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  • Hintergrundbild 1: Family Counseling Ausbildung: Teilnehmerin in Nahaufnahme
  • Hintergrundbild 2: Family Counseling Ausbildung: 2 Teilnehmerinnen im Fokus-Gespräch
  • Hintergrundbild 4: Family Counseling Ausbildung: Lehrtherapeut Svend Anderson im Fokus-Gespräch
  • Hintergrundbild 5: Family Counseling Ausbildung: Lehrtherapeutin Robin Menges
  • Hintergrundbild 6: Family Counseling Ausbildung: Eine zufriedene Teilnehmerin

We at the iGfB understand counseling and family therapy as a personal and individual process, which supports individuals and family systems in their personal solutions and arouses potential for change.

In the context of accomapnying these kind of developmental processes, Meryl Streep’s words "take your broken heart and turn it into art" touched me last week.

I also try to turn my broken heart into art. Sometimes the result is artful, sometimes not. The transformation of one's own wounds, through one's own actions, is an essential impetus of many people, whether as partners, as parents, in our professions, in our voluntary commitments or in other areas.

One of the lectures that I gave this autumn was titled "Family Hurts". In preparation for this, and through the reactions of others, I was confronted with the harshness and inevitability of this fact time and time again.

Why do we do what we do?

Whether in helping professions or in other areas, probably the greatest driving force of human activity is to alleviate suffering and to heal injuries. Depending on how we are “knit together", this happens through power, the preservation of material goods and security, or through relationships and commitment to others.

All of us have a broken heart, all have wounds. Some wounds are deeper than others; some life-processes require much from the individual, and the danger of getting out of balance can be greater for one person compared with another.

When do hearts break?

Our heart breaks as a baby in small steps when there is no one who is sensitive and responsive to me and my needs.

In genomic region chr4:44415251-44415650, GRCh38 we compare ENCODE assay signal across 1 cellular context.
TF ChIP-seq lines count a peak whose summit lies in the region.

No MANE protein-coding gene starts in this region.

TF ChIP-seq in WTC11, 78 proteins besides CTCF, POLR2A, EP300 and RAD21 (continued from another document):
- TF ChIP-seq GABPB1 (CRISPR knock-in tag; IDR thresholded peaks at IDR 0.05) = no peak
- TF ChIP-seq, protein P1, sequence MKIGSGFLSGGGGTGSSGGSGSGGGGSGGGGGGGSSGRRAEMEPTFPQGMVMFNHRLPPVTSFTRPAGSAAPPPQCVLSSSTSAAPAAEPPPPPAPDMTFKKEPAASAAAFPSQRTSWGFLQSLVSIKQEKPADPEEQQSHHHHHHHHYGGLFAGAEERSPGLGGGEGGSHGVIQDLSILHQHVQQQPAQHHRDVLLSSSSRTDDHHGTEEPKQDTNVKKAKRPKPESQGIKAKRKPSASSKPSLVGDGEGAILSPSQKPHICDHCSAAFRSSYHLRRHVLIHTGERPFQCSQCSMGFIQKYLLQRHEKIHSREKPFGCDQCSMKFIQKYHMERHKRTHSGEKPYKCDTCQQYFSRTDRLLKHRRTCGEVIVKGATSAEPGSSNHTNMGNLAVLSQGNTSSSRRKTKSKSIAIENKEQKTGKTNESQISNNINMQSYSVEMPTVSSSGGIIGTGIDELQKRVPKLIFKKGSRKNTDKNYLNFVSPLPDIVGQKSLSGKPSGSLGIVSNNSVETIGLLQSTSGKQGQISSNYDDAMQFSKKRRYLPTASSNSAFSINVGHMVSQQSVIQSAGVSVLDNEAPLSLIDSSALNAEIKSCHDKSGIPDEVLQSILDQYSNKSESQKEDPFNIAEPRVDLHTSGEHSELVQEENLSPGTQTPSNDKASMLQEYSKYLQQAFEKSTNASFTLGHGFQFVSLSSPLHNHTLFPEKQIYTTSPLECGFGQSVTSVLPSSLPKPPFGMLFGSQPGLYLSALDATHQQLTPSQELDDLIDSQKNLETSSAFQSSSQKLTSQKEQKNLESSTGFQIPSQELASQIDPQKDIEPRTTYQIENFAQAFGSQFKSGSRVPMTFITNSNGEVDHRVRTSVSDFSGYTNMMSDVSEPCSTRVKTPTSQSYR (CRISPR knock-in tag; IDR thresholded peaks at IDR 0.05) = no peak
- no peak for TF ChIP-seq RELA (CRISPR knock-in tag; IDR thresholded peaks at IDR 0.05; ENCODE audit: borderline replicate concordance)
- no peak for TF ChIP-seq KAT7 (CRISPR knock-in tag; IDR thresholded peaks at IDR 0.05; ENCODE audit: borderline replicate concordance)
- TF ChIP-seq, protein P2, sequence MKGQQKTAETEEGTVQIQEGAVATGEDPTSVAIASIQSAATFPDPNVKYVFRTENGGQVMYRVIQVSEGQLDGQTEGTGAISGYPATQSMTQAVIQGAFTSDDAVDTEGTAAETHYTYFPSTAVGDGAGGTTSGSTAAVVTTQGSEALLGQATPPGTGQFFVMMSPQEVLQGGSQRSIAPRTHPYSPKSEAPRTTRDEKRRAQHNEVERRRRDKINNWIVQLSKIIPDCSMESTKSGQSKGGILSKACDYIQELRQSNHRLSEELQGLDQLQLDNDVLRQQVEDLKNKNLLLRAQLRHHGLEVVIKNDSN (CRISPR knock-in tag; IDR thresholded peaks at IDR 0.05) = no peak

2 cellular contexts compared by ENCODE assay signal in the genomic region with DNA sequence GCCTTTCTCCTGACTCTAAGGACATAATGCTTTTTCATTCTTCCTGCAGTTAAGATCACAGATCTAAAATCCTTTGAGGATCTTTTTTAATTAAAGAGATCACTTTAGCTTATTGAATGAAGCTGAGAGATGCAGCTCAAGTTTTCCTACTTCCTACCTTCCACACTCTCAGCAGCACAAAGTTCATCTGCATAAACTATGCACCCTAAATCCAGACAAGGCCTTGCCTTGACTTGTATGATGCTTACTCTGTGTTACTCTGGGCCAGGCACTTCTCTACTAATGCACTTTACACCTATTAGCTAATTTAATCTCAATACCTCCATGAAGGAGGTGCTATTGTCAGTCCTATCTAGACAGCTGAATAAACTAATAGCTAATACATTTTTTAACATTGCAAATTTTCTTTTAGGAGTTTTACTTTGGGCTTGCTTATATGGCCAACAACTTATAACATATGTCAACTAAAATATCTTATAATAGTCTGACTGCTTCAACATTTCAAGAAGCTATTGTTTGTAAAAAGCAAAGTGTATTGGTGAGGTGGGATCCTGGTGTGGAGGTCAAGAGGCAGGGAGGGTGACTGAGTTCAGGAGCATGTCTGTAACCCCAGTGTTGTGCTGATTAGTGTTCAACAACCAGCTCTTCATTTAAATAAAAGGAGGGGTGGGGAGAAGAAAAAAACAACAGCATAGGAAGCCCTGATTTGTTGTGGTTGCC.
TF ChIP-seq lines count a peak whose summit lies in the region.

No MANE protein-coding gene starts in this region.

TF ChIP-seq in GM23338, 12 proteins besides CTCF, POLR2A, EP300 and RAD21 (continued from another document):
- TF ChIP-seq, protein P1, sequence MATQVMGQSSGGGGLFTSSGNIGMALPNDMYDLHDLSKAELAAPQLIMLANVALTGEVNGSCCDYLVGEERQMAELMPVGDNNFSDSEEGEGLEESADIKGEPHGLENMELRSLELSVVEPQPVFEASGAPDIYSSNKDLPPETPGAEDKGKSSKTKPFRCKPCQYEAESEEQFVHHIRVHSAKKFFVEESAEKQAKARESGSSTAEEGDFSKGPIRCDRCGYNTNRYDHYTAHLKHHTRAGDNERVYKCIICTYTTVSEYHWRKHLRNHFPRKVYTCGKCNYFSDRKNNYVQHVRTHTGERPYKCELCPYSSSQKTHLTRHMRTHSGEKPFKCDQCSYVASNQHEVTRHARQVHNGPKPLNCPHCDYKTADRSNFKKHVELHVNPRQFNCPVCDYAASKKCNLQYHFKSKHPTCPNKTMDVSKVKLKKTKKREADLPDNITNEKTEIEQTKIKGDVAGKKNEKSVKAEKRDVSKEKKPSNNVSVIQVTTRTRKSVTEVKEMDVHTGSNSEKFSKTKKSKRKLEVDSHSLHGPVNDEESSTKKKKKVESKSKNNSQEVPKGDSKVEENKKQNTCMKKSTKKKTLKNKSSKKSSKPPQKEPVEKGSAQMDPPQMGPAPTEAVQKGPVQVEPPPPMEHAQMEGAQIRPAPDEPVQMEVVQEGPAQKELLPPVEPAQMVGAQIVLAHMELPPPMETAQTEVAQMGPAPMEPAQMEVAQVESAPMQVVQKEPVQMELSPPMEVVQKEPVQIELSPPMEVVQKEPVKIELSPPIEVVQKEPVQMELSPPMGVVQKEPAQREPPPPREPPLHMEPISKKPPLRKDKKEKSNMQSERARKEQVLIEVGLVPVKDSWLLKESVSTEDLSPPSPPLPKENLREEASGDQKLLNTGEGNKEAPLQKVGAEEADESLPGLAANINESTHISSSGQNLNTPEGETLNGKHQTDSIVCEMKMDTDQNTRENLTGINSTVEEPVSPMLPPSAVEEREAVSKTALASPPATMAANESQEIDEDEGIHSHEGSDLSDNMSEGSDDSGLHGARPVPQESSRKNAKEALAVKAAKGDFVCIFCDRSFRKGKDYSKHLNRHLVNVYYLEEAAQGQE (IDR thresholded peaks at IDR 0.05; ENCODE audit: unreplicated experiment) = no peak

Our heart breaks in kindergarten when we have experiences of rejection or exclusion.

Our heart breaks as a schoolchild when our curiosity and our desire to learn find no space.

Our heart breaks in puberty if there is not sufficient stability from the outside, and our inner chaos takes over.

Our heart breaks as adolescents when our love and opening ourselves to another are not met with love.

Our heart breaks when we cannot develop our competencies fully and do not experience ourselves as valuable.

Our heart breaks when what we think is secure collapses.

Our heart breaks when friends turn away, because they cannot bear our being who we are.

We all have experiences that we do not wish on anyone else.

Yes, we all have injuries; many that unconsciously drive us, and with which we come into contact during the course of our lives, moments when scars are reopened. Sometimes they drive us into flight from ourselves and sometimes into committed action, sometimes into leadership roles and sometimes into victim rolls.

Far too often they drive us unconsciously beyond our own boundaries and beyond the boundaries of others. Then our broken heart becomes destructive.

And how does our broken heart become art? Something beautiful, something valuable, something inspiring?

For many of us, this desire, which we seldom formulate, is the motive, the reason to deal with the painful, difficult aspects of life. In our words, we want our efforts to be productive, we want to strengthen people, balance deficits and heal injuries. And in working with children, teenagers and parents, we want to prevent bad things.

But the confrontation with one's own wounds and with the existential pain of the those one encounters is the greatest challenge of working with people.

For encounter and interventions to become something artistic, something human, something strong, beautiful and life-affirming, we must care for our own broken heart with our own wounds. Without the transformation of our own wounds into something beautiful, personal and well-integrated, our efforts can do harm.

The expert answer, or a well-meant solution, or a simplistic or methodical approach between us and others is too often the case. Instead of structure and help, these become a wall and barrier. The longing for human encounter and real contact, is then lived out through

worry

care

indulgence

addiction

harmony

desire to give up responsibility to others

And much more ...

These modes of encounter all have their right to exist, but sometimes prevent the art of true encounter, true connection in interaction.

Moments of real connection, showing ourselves vulnerable, facing our pain and sharing reality are always moments of hidden beauty, in which we learn this human art of coexistence and from which unhindered, joyful and relaxed places of further development arise.

Thank you for reading and sharing our work.

We would be delighted if you would encourage our work and support our work through your participation. On request we will be pleased to come to you.

In the name of the entire IGFB team I wish you a beautiful, valuable and "artistic" new year 2017

Robin Menges

The original text was published Jan. 19th, 2017 and translated by Ed Murray

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